Courtesy of Verizon
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If someone were to say "video games" to you, what are the first words that come to mind? Whatever words you thought of (fun, exciting, etc.), we're willing to guess "healthy" or "mental health tool" didn't pop into your mind.

And yet… it turns out they are. Especially for Veterans.

How? Well, for one thing, video games — and virtual reality more generally — are also more accessible and less stigmatized to veterans than mental health treatment. In fact, some psychiatrists are using virtual reality systems for this reason to treat PTSD.

Secondly, video games allow people to socialize in new ways with people who share common interests and goals. And for Veterans, many of whom leave the military feeling isolated or lonely after they lose the daily camaraderie of their regiment, that socialization is critical to their mental health. It gives them a virtual group of friends to talk with, connect to, and relate to through shared goals and interests.

In addition, according to a 2018 study, since many video games simulate real-life situations they encountered during their service, it makes socialization easier since they can relate to and find common ground with other gamers while playing.

This can help ease symptoms of depression, anxiety, and even PTSD in Veterans, which affects 20% of the Veterans who have served since 9/11.

Watch here as Verizon dives into the stories of three Veteran gamers to learn how video games helped them build community, deal with trauma and have some fun.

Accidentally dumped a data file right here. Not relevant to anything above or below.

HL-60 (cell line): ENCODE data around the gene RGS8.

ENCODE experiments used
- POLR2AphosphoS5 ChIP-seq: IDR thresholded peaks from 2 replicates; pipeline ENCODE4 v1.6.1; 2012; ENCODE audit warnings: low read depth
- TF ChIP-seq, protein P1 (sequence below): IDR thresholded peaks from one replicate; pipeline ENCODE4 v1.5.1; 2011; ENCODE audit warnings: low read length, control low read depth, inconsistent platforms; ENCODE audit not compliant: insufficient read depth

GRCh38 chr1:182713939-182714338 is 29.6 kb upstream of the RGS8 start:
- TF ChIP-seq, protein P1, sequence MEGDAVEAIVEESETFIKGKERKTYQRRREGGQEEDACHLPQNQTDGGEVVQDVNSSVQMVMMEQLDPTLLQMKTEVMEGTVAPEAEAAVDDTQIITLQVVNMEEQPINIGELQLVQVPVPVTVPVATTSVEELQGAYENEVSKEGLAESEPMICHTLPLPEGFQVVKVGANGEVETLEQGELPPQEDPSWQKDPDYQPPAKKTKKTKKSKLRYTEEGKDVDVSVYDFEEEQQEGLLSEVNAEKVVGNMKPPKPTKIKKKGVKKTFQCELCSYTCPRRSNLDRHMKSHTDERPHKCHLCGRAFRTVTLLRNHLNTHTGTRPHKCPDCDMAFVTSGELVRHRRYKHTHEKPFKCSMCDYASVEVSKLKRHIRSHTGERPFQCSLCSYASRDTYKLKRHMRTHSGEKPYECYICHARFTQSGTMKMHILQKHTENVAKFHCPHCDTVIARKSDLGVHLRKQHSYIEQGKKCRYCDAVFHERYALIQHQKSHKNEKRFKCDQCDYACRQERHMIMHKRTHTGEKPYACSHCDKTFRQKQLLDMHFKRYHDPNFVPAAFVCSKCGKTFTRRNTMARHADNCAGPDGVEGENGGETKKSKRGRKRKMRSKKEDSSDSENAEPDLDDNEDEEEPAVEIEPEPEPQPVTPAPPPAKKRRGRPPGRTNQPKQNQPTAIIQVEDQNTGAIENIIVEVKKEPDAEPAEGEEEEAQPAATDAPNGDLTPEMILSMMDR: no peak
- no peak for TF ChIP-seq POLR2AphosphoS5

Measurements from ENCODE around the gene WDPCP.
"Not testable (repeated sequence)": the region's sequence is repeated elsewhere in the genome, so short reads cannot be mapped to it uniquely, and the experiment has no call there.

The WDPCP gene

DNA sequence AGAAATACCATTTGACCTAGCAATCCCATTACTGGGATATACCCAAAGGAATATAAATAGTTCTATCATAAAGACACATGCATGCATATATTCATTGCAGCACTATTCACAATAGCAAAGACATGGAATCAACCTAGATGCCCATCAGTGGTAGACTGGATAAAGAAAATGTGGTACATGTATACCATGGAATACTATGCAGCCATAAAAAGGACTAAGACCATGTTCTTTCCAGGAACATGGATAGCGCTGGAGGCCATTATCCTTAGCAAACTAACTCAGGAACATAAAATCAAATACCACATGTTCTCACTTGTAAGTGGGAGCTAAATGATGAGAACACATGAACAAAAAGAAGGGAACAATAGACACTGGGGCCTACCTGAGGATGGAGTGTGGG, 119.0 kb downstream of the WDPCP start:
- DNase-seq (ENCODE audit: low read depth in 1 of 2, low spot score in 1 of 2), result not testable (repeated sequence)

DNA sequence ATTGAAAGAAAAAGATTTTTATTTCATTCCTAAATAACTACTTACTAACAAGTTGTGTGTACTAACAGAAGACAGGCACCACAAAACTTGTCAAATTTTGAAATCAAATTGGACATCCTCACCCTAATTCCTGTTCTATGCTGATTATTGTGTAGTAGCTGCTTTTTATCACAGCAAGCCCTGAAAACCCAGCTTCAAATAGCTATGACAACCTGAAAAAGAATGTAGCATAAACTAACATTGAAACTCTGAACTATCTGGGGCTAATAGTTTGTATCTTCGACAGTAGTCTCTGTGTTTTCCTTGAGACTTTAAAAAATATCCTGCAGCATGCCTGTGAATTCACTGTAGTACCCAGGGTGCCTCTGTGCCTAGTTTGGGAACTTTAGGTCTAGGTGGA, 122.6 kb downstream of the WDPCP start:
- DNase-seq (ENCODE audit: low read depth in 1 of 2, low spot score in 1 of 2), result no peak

Band of Gamers www.youtube.com

Video games have been especially beneficial to Veterans since the beginning of the pandemic when all of us — Veterans included — have been even more isolated than ever before.

And that's why Verizon launched a challenge last year, which saw $30,000 donated to four military charities.

And this year, they're going even bigger by launching a new World of Warships charity tournament in partnership with Wargaming and Wounded Warrior Project called "Verizon Warrior Series." During the tournament, gamers will be able to interact with the game's iconic ships in new and exciting ways, all while giving back.

Together with these nonprofits, the tournament will welcome teams all across the nation in order to raise money for military charities helping Veterans in need. There will be a $100,000 prize pool donated to these charities, as well as donation drives for injured Veterans at every match during the tournament to raise extra funds.

Verizon is also providing special discounts to Those Who Serve communities, including military and first responders, and they're offering a $75 in-game content military promo for World of Warships.

Tournament finals are scheduled for August 8, so be sure to tune in to the tournament and donate if you can in order to give back to Veterans in need.

Courtesy of Verizon

Ready for the weekend? Of course, you are. Here's our weekly dose of good vibes to help you shed the stresses of the workweek and put yourself in a great frame of mind.

These 10 stories made us happy this week because they feature amazing creativity, generosity, and one super-cute fish.

1. Diver befriends a fish with the cutest smile

Hawaiian underwater photographer Yuki Nakano befriended a friendly porcupine fish and now they hang out regularly.